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This course explores Azure Virtual Networks, how to create them, and how to connect them. It begins with a vNet overview and you'll learn about basic Azure Virtual Network concepts and about some key best practices. We'll cover communications topics, filtering, routing, and integration, before working through a demo that shows you how to deploy a virtual network in Microsoft Azure.
After covering the basics of Azure Virtual Networks in the first half of this course, we'll use the second half to dive into VPNs, where you'll learn about site-to-site VPNs, point-to-site VPNs, ExpressRoute, and vNet peering. You'll also watch a demonstration from the Azure platform that shows you how to peer two vNets in Azure.
If you have any feedback relating to this course, feel free to contact us at email@example.com.
- Obtain a foundational understanding of Azure Virtual Networks including key concepts, best practices, communications, filtering, routing, and integration
- Provision a virtual network
- Understand what the Azure VPN Gateway is and what it does
- Build a site-to-site VPN
- Learn how to connect a single client computer to a virtual network using a point-to-site VPN gateway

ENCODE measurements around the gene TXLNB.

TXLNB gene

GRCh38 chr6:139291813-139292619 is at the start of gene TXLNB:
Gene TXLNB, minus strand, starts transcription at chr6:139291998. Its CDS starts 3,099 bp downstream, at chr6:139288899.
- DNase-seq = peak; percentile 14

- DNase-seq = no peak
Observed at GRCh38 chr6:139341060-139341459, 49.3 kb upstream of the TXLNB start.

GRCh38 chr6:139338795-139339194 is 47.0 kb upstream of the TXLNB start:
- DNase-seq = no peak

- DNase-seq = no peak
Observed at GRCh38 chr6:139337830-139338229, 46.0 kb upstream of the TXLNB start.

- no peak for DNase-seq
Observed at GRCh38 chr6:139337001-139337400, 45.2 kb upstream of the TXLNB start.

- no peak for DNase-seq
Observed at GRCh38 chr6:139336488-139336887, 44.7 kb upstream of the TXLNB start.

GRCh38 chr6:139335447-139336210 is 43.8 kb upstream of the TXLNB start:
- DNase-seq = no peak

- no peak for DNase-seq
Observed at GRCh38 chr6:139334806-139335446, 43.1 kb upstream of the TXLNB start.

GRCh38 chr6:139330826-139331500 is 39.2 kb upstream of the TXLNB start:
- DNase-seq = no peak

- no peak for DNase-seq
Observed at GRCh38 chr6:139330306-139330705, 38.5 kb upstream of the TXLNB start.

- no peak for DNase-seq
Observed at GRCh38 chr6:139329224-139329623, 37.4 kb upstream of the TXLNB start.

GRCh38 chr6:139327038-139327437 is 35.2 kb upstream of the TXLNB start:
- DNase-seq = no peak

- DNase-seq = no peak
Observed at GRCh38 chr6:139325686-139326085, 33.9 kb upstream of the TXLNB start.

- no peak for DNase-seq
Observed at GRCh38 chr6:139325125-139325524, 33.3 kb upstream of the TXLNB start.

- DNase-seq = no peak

- Learn how to connect your on-premise network to Azure using ExpressRoute
- Learn how to peer two Azure Virtual Networks
This course is intended for anyone who wants to learn about Azure Virtual Networks, how to create them, and how to connect them.
To get the most out of this course, you should have a basic understanding of the Azure platform and networking in general.
Hello and welcome to concepts and best practices. In this lesson, we are going to take a look at some key vNet concepts and best practices that you should follow when deploying vNets.
Azure virtual networks are the foundation upon which many or most other Azure resources are built. They allow resources like virtual machines to securely communicate with each other, with resources deployed to on-prem networks, and with the Internet. While a virtual network in Azure is quite similar to a physical network that you would see in on-prem data center, the virtual network offers additional benefits, including improved availability, scalability, and isolation.
There are four key terms or concepts that you must be familiar with before deploying an Azure virtual network. They include the address space, subnets, regions, and subscriptions.